The luxury suites, situated on the 25th floor, include stunning views of Boston, furnished common areas, private baths, soundproof piano rooms, a 24-hour reading room with "plush adjustable furniture befitting a first-class airport lounge" and a plasma TV-equipped media lounge. These extras are only available to 14 students and cost close $13,000 a year, $5,000 more than a standard dorm!
According to Boston University president Robert Brown, the school is just giving students what they want in an attempt to keep upperclassmen from living off campus. It's assumed that by housing more students on campus the University will relieve some tension between students and city residents.
The Boston Globe interviewed Samantha Barbosa, a senior who was selected early enough in the housing lottery to live on the 25th floor. Barbosa told the Globe,
"I applied by myself because my friends were all too cheap to live here,'' said Barbosa, who is paying for the room with student loans. "For the past three years, I lived in the lowest-priced dorms. Being a senior, I've worked really hard and I figured I deserve to live in a place like this.''So to be clear, Samantha and probably several others on the floor are financing a fancy lifestyle with student loans. Not cash, not savings, but loans; the kind that have to be paid back. So just what will a year of heavenly living cost students on Boston University's 25th floor luxury dorm in the long run?
Even if Samantha paid for the additional $5,000-a-year expense with a Federal Stafford Loan, unlikely, she will have to pay an additional $57 a month in student loans for the next 10 years for a total of $2,000 in interest and fees (According to the FinAid.org loan calculator).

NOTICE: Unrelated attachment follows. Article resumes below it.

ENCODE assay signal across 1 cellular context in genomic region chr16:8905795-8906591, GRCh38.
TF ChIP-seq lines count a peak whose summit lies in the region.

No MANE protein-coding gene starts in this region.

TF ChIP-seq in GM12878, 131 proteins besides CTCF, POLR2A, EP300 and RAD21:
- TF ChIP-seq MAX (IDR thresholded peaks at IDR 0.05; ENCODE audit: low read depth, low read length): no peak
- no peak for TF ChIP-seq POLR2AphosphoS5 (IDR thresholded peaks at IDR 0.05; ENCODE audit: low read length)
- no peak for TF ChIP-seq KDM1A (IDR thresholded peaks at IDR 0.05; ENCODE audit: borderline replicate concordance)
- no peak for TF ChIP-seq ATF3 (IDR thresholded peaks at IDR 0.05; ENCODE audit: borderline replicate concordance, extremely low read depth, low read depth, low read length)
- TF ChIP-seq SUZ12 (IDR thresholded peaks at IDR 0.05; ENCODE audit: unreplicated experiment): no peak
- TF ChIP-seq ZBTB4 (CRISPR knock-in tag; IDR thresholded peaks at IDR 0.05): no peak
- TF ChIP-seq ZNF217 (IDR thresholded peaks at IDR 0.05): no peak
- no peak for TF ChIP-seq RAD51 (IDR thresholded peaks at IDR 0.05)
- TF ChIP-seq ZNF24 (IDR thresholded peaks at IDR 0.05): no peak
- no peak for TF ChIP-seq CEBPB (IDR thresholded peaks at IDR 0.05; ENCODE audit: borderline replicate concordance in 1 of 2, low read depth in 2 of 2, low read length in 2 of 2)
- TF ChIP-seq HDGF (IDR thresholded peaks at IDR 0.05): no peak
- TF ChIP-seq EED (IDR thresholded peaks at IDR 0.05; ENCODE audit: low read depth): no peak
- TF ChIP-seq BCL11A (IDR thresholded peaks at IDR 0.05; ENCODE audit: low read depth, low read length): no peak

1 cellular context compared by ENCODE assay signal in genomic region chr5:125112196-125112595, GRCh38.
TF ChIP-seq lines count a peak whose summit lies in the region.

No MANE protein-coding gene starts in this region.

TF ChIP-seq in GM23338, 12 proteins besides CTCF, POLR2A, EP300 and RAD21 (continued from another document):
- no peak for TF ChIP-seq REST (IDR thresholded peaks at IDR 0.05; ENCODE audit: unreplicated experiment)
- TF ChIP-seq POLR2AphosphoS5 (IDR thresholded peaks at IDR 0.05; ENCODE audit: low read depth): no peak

For that cost a student could outfit a standard dorm with noise canceling headphones, booked time in a music studio, added a plush reading chair and a 42" HDTV and still had money to spare! Hell, you could pay for almost two years at the local community college, with the additional room-and-board costs for one year that these students are paying!
So what young Samantha really meant was that her "cheap" friends were actually smart to give a pass on such expensive digs. It's incredibly easy to think that a few extra thousand in student loans won't matter, but the reality is that once those loans enter repayment, their impact on her life will be huge.
When you combine the ignorance many students have about what their salaries and loan repayments will be post-graduation, with the attitude of financing the lifestyle they think they deserve, it's no wonder student loan debt continues to reach an all-time high, and forces graduates to postpone their lives.
I can't claim to have made the best financial decisions while I was a student, but borrowing an extra $5,000 just to live it up for a year is possibly one of the worst ways to use student loan money.
Update: An earlier version of this story incorrectly stated that the cost was $13,000 per semester. It is actually $13,000 per year, which still adds an additional $5,000 in expenses. Even with the corrected figures, an additional $5,000 in debt for luxury is a bad buy.